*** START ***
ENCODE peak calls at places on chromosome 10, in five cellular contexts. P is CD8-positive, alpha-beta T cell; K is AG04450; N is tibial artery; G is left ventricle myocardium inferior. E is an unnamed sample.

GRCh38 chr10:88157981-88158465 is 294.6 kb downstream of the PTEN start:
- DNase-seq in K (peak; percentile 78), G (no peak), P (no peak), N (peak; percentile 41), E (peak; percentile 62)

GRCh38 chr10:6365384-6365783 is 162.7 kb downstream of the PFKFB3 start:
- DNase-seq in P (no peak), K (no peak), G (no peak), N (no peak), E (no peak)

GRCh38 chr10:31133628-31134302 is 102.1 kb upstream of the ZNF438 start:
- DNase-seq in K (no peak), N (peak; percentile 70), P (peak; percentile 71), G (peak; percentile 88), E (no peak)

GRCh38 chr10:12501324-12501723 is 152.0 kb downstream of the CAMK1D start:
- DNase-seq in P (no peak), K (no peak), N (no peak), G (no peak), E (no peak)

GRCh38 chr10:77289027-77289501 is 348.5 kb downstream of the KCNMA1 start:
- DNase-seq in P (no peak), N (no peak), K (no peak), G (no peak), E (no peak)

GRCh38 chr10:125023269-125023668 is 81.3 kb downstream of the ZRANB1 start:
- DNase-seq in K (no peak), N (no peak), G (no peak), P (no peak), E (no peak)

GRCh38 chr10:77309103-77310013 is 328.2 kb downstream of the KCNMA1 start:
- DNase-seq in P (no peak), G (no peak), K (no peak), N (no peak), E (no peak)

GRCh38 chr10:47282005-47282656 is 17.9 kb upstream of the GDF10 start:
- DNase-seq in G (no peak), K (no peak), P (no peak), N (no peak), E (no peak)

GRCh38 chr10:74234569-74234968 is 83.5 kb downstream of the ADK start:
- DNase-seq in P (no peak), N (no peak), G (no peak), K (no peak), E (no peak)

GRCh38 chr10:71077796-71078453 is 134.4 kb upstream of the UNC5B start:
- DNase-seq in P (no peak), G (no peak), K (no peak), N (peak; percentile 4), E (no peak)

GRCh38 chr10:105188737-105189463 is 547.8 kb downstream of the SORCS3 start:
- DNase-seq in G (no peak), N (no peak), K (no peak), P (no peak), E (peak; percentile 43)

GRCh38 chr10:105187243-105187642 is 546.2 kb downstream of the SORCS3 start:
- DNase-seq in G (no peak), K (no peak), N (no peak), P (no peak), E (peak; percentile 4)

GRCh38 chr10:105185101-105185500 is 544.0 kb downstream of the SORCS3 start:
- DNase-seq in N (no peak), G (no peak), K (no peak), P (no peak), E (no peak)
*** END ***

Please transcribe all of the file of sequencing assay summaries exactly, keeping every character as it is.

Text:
ENCODE peak calls at places on chromosome 10, in five cellular contexts. P is CD8-positive, alpha-beta T cell; K is AG04450; N is tibial artery; G is left ventricle myocardium inferior. E is an unnamed sample.

GRCh38 chr10:88157981-88158465 is 294.6 kb downstream of the PTEN start:
- DNase-seq in K (peak; percentile 78), G (no peak), P (no peak), N (peak; percentile 41), E (peak; percentile 62)

GRCh38 chr10:6365384-6365783 is 162.7 kb downstream of the PFKFB3 start:
- DNase-seq in P (no peak), K (no peak), G (no peak), N (no peak), E (no peak)

GRCh38 chr10:31133628-31134302 is 102.1 kb upstream of the ZNF438 start:
- DNase-seq in K (no peak), N (peak; percentile 70), P (peak; percentile 71), G (peak; percentile 88), E (no peak)

GRCh38 chr10:12501324-12501723 is 152.0 kb downstream of the CAMK1D start:
- DNase-seq in P (no peak), K (no peak), N (no peak), G (no peak), E (no peak)

GRCh38 chr10:77289027-77289501 is 348.5 kb downstream of the KCNMA1 start:
- DNase-seq in P (no peak), N (no peak), K (no peak), G (no peak), E (no peak)

GRCh38 chr10:125023269-125023668 is 81.3 kb downstream of the ZRANB1 start:
- DNase-seq in K (no peak), N (no peak), G (no peak), P (no peak), E (no peak)

GRCh38 chr10:77309103-77310013 is 328.2 kb downstream of the KCNMA1 start:
- DNase-seq in P (no peak), G (no peak), K (no peak), N (no peak), E (no peak)

GRCh38 chr10:47282005-47282656 is 17.9 kb upstream of the GDF10 start:
- DNase-seq in G (no peak), K (no peak), P (no peak), N (no peak), E (no peak)

GRCh38 chr10:74234569-74234968 is 83.5 kb downstream of the ADK start:
- DNase-seq in P (no peak), N (no peak), G (no peak), K (no peak), E (no peak)

GRCh38 chr10:71077796-71078453 is 134.4 kb upstream of the UNC5B start:
- DNase-seq in P (no peak), G (no peak), K (no peak), N (peak; percentile 4), E (no peak)

GRCh38 chr10:105188737-105189463 is 547.8 kb downstream of the SORCS3 start:
- DNase-seq in G (no peak), N (no peak), K (no peak), P (no peak), E (peak; percentile 43)

GRCh38 chr10:105187243-105187642 is 546.2 kb downstream of the SORCS3 start:
- DNase-seq in G (no peak), K (no peak), N (no peak), P (no peak), E (peak; percentile 4)

GRCh38 chr10:105185101-105185500 is 544.0 kb downstream of the SORCS3 start:
- DNase-seq in N (no peak), G (no peak), K (no peak), P (no peak), E (no peak)